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Thread: Failure to "Go"

  1. #11
    Senior Member Wayne Nutt's Avatar
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    Jan 2010
    Ft. Worth, TX


    I think Lardy's articles and dvds would do you a lot of good as he goes into problem solving quite a bit.
    Wayne Nutt
    Go Nutts with dog training

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  3. #12
    Senior Member Colonel Blimp's Avatar
    Join Date
    Jun 2004
    Mid Wales UK


    Being a "sensitive" dog, his collar never goes over the level 2 setting. I can barely feel it myself. It does a really good job at reminding him he has to listen to me. What do you mean with "cued stage?"
    In teaching blinds the white bucket is a cue to the dog that a retrieve lies by it. This is just an intermediary phase and I like to get away from it as quickly as possible, because all we are doing is teaching the dog to run towards white buckets with confidence, not to run a genuine blind with confidence. I have shot remarkably few white buckets in my time and never had to retrieve a single one.

    It's the dog who decides what the level of intensity is, not the handler. I'm not a collar trainer but many here are, and can advise you on how to judge what is appropriate, or indeed when.

    Your third sentence is very revealing; we need to establish ourselves as the leader in a partnership, but if he's looking away from us and ignoring commands he understands then there is something adrift in the relationship. The dog shouldn't need reminding that you are there, you should be the most wonderful thing in his world and his eyes should follow you everywhere. In this respect eye contact is enormously important, you might check just how often he meets your eyes, and wether he turns away or looks towards you. It may be that the "softness" that debarred him from bomb work is interfering with what you are currently doing. This is why I said it's so difficult to give advice without seeing you both together, we just can't read the dog or you. If you can find an experienced mentor or local training group I'm sure you'd both benefit greatly. That would be my advice along with studying the Lardy material as Wayne and others suggest.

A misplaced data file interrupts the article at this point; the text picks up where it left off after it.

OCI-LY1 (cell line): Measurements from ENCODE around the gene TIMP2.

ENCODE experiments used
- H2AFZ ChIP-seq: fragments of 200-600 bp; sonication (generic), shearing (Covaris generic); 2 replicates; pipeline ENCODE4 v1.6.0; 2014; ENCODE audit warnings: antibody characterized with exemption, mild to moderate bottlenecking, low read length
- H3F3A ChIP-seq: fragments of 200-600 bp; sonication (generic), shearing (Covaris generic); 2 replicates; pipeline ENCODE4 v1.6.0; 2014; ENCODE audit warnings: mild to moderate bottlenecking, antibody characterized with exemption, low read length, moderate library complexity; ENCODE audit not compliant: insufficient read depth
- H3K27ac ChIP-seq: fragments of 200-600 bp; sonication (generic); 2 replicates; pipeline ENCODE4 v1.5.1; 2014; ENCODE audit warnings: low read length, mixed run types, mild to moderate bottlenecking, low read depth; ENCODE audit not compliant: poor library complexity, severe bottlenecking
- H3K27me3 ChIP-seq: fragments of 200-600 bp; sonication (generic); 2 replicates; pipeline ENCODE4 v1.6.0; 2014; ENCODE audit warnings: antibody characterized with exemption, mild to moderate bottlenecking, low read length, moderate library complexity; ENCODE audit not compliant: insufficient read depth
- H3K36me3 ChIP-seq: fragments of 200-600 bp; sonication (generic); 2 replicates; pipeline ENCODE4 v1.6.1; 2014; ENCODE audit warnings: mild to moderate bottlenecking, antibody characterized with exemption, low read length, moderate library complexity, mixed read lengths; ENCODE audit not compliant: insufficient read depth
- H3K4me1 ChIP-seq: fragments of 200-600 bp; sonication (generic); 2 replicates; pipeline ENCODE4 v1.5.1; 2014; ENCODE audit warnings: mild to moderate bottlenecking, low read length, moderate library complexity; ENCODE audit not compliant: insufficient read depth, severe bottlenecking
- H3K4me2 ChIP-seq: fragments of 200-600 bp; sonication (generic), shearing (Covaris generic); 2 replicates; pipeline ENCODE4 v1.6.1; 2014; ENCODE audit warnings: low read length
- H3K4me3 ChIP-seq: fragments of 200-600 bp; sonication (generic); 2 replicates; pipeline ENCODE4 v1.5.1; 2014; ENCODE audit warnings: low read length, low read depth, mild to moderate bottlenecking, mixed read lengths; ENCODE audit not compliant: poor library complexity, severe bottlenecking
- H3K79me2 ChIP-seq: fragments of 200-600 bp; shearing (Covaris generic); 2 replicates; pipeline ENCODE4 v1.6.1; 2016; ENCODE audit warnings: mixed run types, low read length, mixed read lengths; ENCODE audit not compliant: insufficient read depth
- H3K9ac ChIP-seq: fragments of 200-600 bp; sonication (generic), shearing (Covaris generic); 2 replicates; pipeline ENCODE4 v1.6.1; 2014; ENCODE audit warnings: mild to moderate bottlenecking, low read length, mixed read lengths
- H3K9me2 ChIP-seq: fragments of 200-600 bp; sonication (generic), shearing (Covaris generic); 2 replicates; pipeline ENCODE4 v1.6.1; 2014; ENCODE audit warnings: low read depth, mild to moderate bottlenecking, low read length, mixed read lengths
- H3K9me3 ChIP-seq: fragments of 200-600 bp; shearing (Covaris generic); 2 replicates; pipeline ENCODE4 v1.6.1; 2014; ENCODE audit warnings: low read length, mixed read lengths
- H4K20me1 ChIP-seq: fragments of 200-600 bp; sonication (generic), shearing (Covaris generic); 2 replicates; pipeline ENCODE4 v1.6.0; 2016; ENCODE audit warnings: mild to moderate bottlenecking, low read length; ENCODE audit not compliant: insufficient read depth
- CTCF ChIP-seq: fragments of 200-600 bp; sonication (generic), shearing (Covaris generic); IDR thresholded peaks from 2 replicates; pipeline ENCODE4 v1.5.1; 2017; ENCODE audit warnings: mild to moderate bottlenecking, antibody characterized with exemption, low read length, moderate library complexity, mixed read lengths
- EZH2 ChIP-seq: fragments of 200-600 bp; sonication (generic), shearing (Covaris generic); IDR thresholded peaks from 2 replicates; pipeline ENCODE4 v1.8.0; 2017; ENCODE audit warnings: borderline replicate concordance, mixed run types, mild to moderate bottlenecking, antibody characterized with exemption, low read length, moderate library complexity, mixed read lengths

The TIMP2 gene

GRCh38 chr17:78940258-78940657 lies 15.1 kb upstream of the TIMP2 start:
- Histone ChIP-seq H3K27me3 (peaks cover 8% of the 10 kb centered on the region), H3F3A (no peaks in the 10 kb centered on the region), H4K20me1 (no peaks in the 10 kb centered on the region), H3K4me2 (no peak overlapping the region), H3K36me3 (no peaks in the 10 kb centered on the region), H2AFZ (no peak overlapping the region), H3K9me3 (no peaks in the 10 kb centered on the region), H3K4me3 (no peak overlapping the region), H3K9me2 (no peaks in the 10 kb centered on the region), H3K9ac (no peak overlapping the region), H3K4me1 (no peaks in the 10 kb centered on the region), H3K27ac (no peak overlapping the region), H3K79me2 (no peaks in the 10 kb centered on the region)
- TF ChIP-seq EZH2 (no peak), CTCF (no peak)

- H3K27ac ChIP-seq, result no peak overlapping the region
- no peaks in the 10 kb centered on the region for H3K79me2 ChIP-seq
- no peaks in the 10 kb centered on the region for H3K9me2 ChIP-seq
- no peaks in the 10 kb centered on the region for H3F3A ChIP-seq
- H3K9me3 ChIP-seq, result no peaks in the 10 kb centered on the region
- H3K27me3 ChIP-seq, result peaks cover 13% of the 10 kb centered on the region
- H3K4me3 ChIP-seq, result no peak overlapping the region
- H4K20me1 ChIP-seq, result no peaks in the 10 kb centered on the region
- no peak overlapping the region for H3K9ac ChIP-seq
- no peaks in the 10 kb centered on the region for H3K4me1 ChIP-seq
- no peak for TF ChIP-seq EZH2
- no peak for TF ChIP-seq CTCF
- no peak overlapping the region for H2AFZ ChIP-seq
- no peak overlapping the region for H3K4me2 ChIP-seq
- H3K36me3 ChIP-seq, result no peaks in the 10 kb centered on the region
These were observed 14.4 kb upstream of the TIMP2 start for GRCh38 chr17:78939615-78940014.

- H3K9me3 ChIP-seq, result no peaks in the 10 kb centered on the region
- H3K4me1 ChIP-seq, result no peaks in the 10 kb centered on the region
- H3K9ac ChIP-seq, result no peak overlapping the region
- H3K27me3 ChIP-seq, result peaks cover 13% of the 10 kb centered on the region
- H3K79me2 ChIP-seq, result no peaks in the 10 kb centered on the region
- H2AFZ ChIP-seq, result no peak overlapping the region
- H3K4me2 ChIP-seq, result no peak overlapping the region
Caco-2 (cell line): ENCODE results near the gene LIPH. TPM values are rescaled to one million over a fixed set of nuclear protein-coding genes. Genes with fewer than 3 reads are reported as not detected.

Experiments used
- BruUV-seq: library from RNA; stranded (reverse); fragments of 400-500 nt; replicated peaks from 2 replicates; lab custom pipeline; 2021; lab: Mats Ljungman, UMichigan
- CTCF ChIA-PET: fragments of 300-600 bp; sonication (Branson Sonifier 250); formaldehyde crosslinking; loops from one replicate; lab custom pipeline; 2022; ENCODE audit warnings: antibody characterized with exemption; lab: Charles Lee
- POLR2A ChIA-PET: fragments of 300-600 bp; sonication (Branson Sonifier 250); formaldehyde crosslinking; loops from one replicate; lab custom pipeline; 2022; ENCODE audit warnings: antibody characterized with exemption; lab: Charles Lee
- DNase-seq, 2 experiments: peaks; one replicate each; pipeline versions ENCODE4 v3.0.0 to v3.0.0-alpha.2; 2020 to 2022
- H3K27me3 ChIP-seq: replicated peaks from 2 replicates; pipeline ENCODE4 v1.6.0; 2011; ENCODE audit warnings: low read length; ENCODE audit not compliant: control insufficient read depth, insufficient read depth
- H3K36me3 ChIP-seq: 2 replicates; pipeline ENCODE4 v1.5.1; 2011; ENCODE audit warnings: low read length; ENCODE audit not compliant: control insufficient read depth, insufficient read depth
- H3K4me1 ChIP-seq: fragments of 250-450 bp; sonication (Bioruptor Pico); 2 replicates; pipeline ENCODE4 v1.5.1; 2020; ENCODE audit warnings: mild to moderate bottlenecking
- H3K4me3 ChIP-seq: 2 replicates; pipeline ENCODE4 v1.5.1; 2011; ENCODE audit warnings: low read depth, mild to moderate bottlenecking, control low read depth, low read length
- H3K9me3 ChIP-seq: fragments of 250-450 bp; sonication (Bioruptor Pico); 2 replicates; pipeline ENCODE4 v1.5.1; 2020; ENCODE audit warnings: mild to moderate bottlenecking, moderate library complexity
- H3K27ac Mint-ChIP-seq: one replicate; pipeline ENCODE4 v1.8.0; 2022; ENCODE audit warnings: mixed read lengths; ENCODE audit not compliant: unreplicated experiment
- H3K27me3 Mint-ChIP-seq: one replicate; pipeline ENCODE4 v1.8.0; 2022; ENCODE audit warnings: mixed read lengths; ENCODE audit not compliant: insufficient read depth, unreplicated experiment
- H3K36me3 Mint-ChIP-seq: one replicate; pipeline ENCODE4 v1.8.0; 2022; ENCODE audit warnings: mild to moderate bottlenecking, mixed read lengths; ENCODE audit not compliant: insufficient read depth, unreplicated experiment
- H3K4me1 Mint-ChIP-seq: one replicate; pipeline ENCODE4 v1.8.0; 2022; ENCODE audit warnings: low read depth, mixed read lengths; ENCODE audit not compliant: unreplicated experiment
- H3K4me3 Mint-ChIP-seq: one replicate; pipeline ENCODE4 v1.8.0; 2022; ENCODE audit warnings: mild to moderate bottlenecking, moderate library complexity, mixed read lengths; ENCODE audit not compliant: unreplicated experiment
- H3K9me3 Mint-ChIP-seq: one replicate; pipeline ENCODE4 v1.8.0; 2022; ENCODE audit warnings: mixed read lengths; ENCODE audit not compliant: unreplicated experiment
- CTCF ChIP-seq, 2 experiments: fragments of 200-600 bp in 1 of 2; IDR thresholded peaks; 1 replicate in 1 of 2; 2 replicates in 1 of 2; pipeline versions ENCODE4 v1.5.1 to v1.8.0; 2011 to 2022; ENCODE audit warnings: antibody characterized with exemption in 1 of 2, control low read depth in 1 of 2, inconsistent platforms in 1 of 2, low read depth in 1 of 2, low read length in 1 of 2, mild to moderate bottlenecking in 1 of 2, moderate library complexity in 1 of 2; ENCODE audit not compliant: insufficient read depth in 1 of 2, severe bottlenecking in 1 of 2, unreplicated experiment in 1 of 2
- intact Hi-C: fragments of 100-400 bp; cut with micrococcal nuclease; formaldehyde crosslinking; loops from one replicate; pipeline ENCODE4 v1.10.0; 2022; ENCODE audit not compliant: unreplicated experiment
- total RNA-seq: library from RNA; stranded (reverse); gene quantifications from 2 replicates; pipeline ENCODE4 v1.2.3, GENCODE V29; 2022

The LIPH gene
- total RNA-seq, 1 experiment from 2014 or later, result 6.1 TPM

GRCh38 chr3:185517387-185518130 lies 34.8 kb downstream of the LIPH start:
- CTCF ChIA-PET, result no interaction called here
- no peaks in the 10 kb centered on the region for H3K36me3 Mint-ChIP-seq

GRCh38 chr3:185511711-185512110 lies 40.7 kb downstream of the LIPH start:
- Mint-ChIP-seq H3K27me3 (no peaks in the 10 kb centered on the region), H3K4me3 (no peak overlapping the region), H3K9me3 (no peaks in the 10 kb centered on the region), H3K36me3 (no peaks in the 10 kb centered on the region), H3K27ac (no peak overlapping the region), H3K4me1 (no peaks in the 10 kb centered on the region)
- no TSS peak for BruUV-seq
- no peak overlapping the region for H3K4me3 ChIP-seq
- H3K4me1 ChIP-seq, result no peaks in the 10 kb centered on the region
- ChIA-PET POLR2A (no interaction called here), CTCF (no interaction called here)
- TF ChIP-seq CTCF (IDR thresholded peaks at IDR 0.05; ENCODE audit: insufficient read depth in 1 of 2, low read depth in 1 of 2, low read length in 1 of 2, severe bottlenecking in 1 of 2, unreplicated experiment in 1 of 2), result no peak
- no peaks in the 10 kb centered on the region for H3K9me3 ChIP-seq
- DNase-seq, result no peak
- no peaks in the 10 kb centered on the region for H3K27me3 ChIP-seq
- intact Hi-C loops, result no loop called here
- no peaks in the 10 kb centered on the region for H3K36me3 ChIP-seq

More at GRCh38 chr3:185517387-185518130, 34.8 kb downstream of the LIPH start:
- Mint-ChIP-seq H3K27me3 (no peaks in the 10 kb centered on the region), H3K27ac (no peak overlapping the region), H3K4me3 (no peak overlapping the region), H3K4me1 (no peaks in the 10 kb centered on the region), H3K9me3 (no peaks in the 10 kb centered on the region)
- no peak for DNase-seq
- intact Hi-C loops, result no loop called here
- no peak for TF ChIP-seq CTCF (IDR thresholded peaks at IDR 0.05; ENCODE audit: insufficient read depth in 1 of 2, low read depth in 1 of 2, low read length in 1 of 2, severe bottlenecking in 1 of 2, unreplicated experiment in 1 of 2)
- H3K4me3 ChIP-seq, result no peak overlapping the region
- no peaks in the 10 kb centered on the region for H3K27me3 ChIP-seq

Thank you, very kind, Mine's a pint.

  4. #13
    Senior Member DarrinGreene's Avatar
    Join Date
    Feb 2007
    Souf Joisy


    Quote Originally Posted by Jennifer Henion View Post
    Darrin Green may have some insight for you. He trains bomb detection dogs and is on this forum. Maybe he will chime in with some nuggets of wisdom.
    I'm no longer with the bomb dog program Jenn, and I really can't say much about the program or training methods, given they are both proprietary and classified.

    There could be any one of 100 reasons the dog was washed out of the program. Softness may or may not be the problem at all.

    Also, as with any dog in any situation, when the second owner tells you the dog is "collar" and "force" trained, you'd better take that with a grain of salt until you can prove to yourself that the basics are solid. Just because someone put a collar on the dog and pushed the button, doesn't mean he understands it. Just because someone pinched his ear or pulled on his toe, doesn't mean he understands it.

    Sounds like the OP needs some basic education but you don't really know if that's how the training was done. Any assumption of what process was used is very dangerous. There have been at least two and maybe more trainers that have worked with this dog, so who knows what method they may have employed.
    Last edited by DarrinGreene; 12-02-2012 at 10:52 PM.
    Darrin Greene

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  6. #14
    Junior Member
    Join Date
    Dec 2012


    Sounds like the dog is afraid to fail, to not complete the retrieve. I would take a step back, shorter easier marks and build up the distance/difficulty gradually, more gradually.

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